Does Ukraine Need a Modern Eagle Squadron? – During the First World War, a number of volunteer pilots – mostly Americans – joined the La Fayette Escadrille, a fighter squadron named in honor of the Marquis de Lafayette, a French hero of the American Revolutionary War.
The unit was under the command of the French Air Force, as escadrille N 124, until it was transferred to the U.S. Army in September 1917 under the designation 103rd Aero Squadron.
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A generation later, the Eagle Squadrons of the UK’s Royal Air Force (RAF) were formed with volunteer pilots from the United States in the early days of the Second World War.
Many of the early recruits had actually headed to Europe to fight for Finland against the Soviet Union in the Winter War. However, when the conflict ended in early 1940, those men opted to join the RAF.
Germany’s Condor Legion also served with the Nationalist force during the Spanish-Civil War, and it was there that they honed the tactics that were used in the early stages of World War II.
Aerial Mercenaries in Ukraine?
While not actually considered “mercenaries,” it might be fair to describe those men as such as they served another nation.
There are now calls for such a “volunteer unit” to aid Ukraine in its war with Russia.
Fisher noted that in 2019, due to the ongoing pilot shortage, the United States Department of Defense (DoD) awarded a contract to “outsource” its aggressor air training squadrons.
Seven companies – Ravn (formerly Air USA), Airborne Tactical Advantage Company (ATAC), Blue Air Training, Coastal Defense, Draken International, Tactical Air Support and Top Aces – had purchased varying fleets of aircraft, hired pilots and maintainers, as well as other support functions.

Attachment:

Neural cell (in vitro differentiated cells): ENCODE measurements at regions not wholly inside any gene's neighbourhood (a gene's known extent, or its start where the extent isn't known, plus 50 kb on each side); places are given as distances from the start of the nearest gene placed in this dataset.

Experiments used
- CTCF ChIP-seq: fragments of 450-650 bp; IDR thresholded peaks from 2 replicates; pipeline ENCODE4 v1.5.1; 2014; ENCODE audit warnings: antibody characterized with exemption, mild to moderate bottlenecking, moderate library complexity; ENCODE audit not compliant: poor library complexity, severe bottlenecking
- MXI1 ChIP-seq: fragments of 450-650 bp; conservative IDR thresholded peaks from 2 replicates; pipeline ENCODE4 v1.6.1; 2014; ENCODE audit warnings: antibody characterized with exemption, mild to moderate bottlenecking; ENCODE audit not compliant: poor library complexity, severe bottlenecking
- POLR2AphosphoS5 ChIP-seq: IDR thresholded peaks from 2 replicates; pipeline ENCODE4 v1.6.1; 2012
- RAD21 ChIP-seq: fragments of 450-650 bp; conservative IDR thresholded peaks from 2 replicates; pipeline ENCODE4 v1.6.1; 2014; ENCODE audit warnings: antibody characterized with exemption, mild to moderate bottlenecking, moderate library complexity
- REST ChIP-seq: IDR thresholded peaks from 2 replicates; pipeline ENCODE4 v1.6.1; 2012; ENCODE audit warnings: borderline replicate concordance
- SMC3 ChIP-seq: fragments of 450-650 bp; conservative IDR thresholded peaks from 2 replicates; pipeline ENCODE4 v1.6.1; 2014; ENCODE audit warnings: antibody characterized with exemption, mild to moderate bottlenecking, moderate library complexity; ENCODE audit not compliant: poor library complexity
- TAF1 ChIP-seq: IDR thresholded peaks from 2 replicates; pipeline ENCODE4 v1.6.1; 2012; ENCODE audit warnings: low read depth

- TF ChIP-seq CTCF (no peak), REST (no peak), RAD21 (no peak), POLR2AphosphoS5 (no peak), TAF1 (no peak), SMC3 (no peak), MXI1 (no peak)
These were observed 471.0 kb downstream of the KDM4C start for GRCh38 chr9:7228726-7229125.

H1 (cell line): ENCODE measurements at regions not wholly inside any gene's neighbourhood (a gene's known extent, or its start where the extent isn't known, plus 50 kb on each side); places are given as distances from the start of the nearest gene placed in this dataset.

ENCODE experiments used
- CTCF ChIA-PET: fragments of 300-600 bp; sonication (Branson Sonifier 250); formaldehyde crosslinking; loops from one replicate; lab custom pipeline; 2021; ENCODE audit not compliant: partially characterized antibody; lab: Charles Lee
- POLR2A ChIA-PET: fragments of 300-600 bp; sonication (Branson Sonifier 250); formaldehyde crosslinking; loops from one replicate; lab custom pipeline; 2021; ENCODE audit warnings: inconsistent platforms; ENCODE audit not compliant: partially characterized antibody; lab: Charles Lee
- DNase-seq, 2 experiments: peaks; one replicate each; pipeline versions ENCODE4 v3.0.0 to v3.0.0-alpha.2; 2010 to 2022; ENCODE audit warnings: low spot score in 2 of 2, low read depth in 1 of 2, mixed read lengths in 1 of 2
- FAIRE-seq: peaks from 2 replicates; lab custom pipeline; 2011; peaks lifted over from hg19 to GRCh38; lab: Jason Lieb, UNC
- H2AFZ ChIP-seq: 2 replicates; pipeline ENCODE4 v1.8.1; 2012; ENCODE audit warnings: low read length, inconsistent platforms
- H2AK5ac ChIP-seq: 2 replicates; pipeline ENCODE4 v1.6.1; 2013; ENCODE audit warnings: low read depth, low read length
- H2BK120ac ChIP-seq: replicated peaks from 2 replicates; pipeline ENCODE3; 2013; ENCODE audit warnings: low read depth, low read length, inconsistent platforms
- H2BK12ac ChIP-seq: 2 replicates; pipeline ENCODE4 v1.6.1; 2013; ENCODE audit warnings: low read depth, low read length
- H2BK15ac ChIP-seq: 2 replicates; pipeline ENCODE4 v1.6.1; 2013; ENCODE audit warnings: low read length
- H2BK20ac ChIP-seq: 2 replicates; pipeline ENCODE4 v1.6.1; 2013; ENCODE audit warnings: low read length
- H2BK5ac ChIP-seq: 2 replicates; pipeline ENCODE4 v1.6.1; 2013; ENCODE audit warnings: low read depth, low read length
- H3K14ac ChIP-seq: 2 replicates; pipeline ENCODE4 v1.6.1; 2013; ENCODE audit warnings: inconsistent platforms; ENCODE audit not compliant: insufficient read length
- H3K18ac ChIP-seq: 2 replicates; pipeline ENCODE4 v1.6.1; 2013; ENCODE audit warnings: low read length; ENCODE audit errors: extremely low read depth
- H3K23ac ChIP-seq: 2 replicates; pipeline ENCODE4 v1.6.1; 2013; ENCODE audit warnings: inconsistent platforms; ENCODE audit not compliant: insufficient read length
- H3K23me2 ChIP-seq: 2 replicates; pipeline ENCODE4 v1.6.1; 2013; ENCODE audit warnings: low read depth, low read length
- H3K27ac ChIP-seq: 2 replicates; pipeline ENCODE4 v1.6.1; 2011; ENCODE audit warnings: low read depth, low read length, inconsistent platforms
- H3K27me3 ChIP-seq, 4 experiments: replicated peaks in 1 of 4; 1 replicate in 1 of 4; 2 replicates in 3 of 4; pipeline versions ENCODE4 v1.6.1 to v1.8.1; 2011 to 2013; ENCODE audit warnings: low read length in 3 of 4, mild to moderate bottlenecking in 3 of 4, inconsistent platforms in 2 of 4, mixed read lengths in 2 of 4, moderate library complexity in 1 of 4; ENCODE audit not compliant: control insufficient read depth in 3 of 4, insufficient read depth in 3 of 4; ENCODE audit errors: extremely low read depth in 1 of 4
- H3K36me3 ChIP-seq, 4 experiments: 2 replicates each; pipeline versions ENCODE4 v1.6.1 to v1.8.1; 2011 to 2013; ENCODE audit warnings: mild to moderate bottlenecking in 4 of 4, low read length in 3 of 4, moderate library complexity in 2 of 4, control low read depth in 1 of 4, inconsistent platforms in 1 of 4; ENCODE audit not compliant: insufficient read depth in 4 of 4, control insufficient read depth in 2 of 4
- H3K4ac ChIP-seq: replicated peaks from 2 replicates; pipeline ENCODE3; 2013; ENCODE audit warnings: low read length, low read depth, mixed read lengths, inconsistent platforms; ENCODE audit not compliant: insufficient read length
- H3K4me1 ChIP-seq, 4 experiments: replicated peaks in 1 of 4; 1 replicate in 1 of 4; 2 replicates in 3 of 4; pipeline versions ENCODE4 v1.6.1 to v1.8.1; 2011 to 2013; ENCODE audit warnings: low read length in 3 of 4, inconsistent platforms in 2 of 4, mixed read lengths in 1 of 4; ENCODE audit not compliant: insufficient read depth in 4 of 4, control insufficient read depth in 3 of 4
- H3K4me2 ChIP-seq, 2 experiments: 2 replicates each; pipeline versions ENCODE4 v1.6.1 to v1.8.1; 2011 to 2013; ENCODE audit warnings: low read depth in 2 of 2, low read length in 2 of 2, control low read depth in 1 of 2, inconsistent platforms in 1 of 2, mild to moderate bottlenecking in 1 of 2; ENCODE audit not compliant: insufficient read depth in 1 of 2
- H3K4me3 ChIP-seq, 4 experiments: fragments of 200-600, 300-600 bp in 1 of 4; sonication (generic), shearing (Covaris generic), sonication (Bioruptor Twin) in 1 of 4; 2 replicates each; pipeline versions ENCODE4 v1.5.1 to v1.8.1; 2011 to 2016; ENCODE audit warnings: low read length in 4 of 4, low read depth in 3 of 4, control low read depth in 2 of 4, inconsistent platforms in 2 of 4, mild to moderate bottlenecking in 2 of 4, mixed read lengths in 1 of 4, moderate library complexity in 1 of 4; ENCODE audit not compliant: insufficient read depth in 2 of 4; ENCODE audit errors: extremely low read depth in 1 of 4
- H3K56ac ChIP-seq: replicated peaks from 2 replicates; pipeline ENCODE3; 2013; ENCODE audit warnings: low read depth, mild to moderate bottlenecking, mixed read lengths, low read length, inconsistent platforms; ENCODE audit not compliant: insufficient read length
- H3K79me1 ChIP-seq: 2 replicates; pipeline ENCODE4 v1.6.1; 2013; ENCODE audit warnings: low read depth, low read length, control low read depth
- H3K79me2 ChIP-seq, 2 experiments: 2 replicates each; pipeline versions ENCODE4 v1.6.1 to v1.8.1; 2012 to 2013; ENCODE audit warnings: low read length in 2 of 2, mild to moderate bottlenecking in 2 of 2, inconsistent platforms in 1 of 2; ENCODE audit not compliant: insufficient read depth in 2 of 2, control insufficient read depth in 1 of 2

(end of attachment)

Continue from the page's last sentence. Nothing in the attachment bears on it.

The companies provide training for U.S. military pilots, and successfully saved the DoD funds in the process.
As the pilots of these air training squadrons aren’t active-duty U.S. military personnel, it would remove one barrier to them aiding Ukraine.
In addition, Fischer suggested the firms could lease out U.S.-owned aircraft to Ukraine’s defense forces, which would eliminate Kyiv’s need to acquire any foreign jets. The private companies would also be able to provide their own, well-qualified aircrews.
This doesn’t address whether said crews actually would want to go from trainers to combat pilots, however.
Fischer also noted a legal dilemma – namely that private contracted pilots would likely be deemed “unprivileged,” meaning that unlike traditional military personnel who are privileged and afforded prisoner of war status if captured, any private military contractor pilots would become criminal prisoners and subject to civilian law in that nation.
The United States has largely opposed the use of private military contractors (PMCs) in Ukraine, so this would be a significant hurdle to clear.
Western pilots flying Western aircraft in the skies over Ukraine – even if provided Ukrainian markings – wouldn’t sit well with Russia, which already is accusing NATO of waging a war.
The aircraft might be enough to tip the balance of power in the skies in Kyiv’s favor, but it could also be ammunition for Putin to suggest to the Russian people that the West is at war with them.
The final consideration is that the air war is largely a stalemate.
Neither side has control of the skies, and as Ukraine won’t enter Russian air space even to engage valid military targets, Western aircraft aren’t what is needed at this time.
Author Experience and Expertise: A Senior Editor for 19FortyFive, Peter Suciu is a Michigan-based writer. He has contributed to more than four dozen magazines, newspapers, and websites with over 3,200 published pieces over a twenty-year career in journalism. He regularly writes about military hardware, firearms history, cybersecurity, politics, and international affairs. Peter is also a Contributing Writer for Forbes and Clearance Jobs. You can follow him on Twitter: @PeterSuciu.